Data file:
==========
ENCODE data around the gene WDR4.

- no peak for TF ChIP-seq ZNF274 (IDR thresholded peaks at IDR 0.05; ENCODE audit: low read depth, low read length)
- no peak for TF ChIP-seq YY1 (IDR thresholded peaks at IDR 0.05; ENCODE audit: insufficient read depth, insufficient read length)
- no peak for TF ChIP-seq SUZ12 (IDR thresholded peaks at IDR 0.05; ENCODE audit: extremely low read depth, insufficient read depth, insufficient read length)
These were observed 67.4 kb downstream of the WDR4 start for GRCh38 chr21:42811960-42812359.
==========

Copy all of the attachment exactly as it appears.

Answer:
ENCODE data around the gene WDR4.

- no peak for TF ChIP-seq ZNF274 (IDR thresholded peaks at IDR 0.05; ENCODE audit: low read depth, low read length)
- no peak for TF ChIP-seq YY1 (IDR thresholded peaks at IDR 0.05; ENCODE audit: insufficient read depth, insufficient read length)
- no peak for TF ChIP-seq SUZ12 (IDR thresholded peaks at IDR 0.05; ENCODE audit: extremely low read depth, insufficient read depth, insufficient read length)
These were observed 67.4 kb downstream of the WDR4 start for GRCh38 chr21:42811960-42812359.